ABC has a new series that starts off by taking on one of the more controversial issues in medicine: did mercury in childhood vaccines cause autism?
The drama, “Eli Stone,” scheduled to be broadcast at 10 p.m. on Jan. 31, centers on a lawyer who begins having visions that cause him to question his life’s work defending large corporations, including a pharmaceutical company that makes vaccines.
The title character of “Eli Stone,” adopting the message of his visions to fight for the little guy, takes his first case: suing his former client on behalf of the mother of an autistic child who believes a mercury-based preservative in a vaccine caused her son’s autism.
Television hasn’t always shied away from taking on controversy, but it’s not often that they do so at the risk of pissing off sponsors.
The issue is a potentially delicate one for ABC. Eli Lilly & Company, which developed thimerosal, and the two companies that now make the bulk of childhood vaccines used in the United States, GlaxoSmithKline and Sanofi-Aventis, spent an estimated $138 million for advertising on ABC last year, according to Nielsen Monitor-Plus, though little to none of it was spent advertising vaccines.
Representatives of all three companies expressed dismay about the series, of which they said they were unaware until called by a reporter.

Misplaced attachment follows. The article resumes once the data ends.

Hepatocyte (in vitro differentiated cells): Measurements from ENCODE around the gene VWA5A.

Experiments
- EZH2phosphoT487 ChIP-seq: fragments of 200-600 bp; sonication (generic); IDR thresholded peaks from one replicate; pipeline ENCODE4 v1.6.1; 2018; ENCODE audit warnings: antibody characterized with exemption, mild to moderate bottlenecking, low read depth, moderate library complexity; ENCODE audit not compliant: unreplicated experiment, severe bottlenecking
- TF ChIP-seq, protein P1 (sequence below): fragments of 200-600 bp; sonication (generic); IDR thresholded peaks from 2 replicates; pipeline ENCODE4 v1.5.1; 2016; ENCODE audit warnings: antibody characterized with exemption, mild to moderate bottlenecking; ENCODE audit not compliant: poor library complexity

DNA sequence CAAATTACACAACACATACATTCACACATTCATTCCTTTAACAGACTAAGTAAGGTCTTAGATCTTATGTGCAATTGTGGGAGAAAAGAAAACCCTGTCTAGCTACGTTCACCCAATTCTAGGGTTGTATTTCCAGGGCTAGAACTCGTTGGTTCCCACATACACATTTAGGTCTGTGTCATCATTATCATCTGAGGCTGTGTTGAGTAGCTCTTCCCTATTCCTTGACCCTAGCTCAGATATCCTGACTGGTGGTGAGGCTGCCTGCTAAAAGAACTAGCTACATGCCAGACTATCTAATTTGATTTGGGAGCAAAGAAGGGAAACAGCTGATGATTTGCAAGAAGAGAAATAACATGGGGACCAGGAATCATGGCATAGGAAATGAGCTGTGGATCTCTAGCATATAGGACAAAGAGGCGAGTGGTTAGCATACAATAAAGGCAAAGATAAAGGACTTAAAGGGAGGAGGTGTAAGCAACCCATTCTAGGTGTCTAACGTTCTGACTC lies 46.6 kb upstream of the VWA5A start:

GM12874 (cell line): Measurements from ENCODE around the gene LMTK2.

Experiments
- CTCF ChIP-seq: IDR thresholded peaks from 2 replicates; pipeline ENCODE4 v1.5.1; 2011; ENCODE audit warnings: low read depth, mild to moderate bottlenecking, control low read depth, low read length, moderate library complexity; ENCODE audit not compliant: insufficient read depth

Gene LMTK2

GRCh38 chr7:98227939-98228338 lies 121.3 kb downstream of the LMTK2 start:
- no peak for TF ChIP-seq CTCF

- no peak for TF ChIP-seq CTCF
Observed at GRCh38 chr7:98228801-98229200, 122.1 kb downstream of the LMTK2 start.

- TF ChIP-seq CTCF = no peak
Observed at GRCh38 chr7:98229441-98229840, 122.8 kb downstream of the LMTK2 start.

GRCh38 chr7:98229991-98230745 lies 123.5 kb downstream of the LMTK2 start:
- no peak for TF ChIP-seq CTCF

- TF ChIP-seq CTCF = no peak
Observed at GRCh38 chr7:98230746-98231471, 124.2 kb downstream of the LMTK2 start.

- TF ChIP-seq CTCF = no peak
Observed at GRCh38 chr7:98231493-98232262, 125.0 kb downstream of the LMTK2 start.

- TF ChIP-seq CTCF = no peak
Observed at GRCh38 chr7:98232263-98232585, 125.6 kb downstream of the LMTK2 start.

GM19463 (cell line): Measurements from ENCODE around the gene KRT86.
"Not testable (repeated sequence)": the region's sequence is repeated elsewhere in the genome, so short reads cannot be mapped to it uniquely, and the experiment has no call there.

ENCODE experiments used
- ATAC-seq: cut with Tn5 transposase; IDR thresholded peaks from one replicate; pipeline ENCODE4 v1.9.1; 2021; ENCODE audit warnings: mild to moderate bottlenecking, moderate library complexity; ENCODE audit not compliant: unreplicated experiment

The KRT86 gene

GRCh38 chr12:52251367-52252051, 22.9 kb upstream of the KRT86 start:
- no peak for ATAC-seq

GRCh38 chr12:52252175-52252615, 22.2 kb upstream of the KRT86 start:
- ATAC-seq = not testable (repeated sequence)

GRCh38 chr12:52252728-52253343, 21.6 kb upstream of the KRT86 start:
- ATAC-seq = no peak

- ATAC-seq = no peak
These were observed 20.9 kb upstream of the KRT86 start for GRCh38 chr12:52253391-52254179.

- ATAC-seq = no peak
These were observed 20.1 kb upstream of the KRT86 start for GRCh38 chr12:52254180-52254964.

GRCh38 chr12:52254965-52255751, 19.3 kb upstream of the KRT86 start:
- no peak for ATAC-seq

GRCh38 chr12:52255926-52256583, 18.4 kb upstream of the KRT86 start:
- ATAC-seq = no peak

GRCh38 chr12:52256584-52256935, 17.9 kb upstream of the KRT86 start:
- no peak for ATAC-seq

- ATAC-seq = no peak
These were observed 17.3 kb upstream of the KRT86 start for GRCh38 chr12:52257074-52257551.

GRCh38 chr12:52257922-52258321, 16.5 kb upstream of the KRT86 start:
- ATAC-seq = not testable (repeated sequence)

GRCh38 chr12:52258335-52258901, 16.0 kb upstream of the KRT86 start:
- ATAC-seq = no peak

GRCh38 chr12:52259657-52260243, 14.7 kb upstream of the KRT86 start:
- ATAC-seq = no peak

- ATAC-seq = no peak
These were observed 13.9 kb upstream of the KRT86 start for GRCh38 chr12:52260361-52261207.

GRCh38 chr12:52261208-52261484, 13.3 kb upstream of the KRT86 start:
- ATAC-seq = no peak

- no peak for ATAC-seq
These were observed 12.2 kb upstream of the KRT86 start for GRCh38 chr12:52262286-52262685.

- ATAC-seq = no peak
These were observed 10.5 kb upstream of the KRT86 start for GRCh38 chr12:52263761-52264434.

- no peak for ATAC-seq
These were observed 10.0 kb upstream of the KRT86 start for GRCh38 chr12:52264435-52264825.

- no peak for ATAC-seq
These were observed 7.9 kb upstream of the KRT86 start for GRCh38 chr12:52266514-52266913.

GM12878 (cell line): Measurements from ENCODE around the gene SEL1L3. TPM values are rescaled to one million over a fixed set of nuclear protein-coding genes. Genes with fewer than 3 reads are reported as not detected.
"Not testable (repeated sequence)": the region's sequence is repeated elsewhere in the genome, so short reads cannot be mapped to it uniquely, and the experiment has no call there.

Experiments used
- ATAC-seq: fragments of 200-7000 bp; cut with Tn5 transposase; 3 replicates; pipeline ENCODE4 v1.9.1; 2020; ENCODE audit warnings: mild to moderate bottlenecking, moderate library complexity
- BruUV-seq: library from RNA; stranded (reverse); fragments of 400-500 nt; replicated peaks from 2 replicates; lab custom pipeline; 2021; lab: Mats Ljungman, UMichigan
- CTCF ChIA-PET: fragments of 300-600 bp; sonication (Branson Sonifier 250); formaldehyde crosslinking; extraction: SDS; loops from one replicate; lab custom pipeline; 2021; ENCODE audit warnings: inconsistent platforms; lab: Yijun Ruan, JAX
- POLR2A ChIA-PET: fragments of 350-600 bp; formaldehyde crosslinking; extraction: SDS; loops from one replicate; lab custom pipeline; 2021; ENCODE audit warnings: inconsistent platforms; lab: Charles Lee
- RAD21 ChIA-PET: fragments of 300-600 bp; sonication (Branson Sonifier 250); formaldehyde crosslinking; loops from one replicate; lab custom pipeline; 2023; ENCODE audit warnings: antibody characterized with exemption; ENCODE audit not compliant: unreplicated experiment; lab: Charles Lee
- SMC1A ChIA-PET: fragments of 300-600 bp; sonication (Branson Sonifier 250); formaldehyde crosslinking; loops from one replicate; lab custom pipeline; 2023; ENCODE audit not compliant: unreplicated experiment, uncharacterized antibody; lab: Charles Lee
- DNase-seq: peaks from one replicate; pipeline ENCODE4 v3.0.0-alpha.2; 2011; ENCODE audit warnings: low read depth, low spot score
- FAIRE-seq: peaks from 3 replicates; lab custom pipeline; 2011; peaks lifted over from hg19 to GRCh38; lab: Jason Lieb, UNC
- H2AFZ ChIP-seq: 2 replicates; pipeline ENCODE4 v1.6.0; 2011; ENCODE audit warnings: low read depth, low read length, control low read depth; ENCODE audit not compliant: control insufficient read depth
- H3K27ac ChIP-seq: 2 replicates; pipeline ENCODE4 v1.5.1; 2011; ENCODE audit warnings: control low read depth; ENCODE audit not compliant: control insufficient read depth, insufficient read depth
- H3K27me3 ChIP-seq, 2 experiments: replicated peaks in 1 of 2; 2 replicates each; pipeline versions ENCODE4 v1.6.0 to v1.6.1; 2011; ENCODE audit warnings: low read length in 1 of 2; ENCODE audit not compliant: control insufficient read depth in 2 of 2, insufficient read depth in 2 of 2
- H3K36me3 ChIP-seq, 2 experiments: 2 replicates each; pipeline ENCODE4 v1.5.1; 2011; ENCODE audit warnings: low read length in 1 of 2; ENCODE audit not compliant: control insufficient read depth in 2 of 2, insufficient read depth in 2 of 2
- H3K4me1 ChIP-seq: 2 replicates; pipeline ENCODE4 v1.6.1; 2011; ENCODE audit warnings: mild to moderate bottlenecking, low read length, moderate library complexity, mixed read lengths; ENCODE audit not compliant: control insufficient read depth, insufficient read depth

Nancy Pekarek, a spokeswoman for GlaxoSmithKline, said the episode raised public-health concerns. “If parents watching this fictional series make that incorrect conclusion about a link” between vaccines and autism “and as a result choose not to vaccinate their own children, the consequences could be devastating,” she said.
At the risk of harking back to Drama 101, it’s not always about the subject of the drama but the underlying message that matters, and autism and mercury is the catalyst for the clash of characters. But it’s not often that a drama seemingly nips at the hand that feeds them. Caveat: I don’t know enough about the mercury controversy to state an opinion, but I’m hoping that someone will enlighten me…and tell me what they think of Eli Stone‘s take on it.
On another angle, I find it ironic that a lot of politicians and interest groups rail against trial lawyers and how evil they are…yet programs about gutsy lawyers taking on the big dogs and defending the innocent have been staples of drama for a long, long time: Perry Mason and L.A. Law come to mind, as do hundreds of others. Even Shakespeare made a smart (and cross-dressing) lawyer and a riveting trial scene the climax of The Merchant of Venice. So while trial lawyers and their antics may make an easy target on the stump, they are some of our favorite fictional characters because they really do epitomize the basic elements of drama and life in microcosm, and there’s not much more theatrical in real life than a courtroom trial, complete with costumes, props, and a captive audience.
And when they get in trouble, the folks who carry on about runaway juries, outrageous lawsuits judgments, and activist judges, start speed-dialing the biggest and baddest lawyer they can find.